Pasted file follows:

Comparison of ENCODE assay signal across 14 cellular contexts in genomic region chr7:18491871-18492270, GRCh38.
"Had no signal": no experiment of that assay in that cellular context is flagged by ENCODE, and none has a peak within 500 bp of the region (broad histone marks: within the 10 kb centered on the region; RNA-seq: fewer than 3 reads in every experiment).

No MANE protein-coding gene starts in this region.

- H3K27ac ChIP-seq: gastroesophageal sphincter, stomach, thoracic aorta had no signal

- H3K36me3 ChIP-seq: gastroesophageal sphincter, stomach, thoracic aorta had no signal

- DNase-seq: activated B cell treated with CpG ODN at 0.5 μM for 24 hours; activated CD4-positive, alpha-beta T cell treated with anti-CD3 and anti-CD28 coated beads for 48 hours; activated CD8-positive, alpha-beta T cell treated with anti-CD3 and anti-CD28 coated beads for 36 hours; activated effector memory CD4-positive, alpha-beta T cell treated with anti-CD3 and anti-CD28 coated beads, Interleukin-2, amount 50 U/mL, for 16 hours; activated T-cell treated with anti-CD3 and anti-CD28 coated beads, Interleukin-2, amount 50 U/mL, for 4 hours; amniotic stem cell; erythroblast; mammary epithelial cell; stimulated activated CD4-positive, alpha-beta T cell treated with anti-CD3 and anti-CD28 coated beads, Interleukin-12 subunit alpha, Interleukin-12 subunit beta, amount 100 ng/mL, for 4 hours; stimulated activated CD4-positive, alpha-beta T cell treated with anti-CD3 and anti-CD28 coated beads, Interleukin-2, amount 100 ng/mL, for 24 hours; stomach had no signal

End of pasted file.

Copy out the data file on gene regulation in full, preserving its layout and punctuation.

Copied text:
Comparison of ENCODE assay signal across 14 cellular contexts in genomic region chr7:18491871-18492270, GRCh38.
"Had no signal": no experiment of that assay in that cellular context is flagged by ENCODE, and none has a peak within 500 bp of the region (broad histone marks: within the 10 kb centered on the region; RNA-seq: fewer than 3 reads in every experiment).

No MANE protein-coding gene starts in this region.

- H3K27ac ChIP-seq: gastroesophageal sphincter, stomach, thoracic aorta had no signal

- H3K36me3 ChIP-seq: gastroesophageal sphincter, stomach, thoracic aorta had no signal

- DNase-seq: activated B cell treated with CpG ODN at 0.5 μM for 24 hours; activated CD4-positive, alpha-beta T cell treated with anti-CD3 and anti-CD28 coated beads for 48 hours; activated CD8-positive, alpha-beta T cell treated with anti-CD3 and anti-CD28 coated beads for 36 hours; activated effector memory CD4-positive, alpha-beta T cell treated with anti-CD3 and anti-CD28 coated beads, Interleukin-2, amount 50 U/mL, for 16 hours; activated T-cell treated with anti-CD3 and anti-CD28 coated beads, Interleukin-2, amount 50 U/mL, for 4 hours; amniotic stem cell; erythroblast; mammary epithelial cell; stimulated activated CD4-positive, alpha-beta T cell treated with anti-CD3 and anti-CD28 coated beads, Interleukin-12 subunit alpha, Interleukin-12 subunit beta, amount 100 ng/mL, for 4 hours; stimulated activated CD4-positive, alpha-beta T cell treated with anti-CD3 and anti-CD28 coated beads, Interleukin-2, amount 100 ng/mL, for 24 hours; stomach had no signal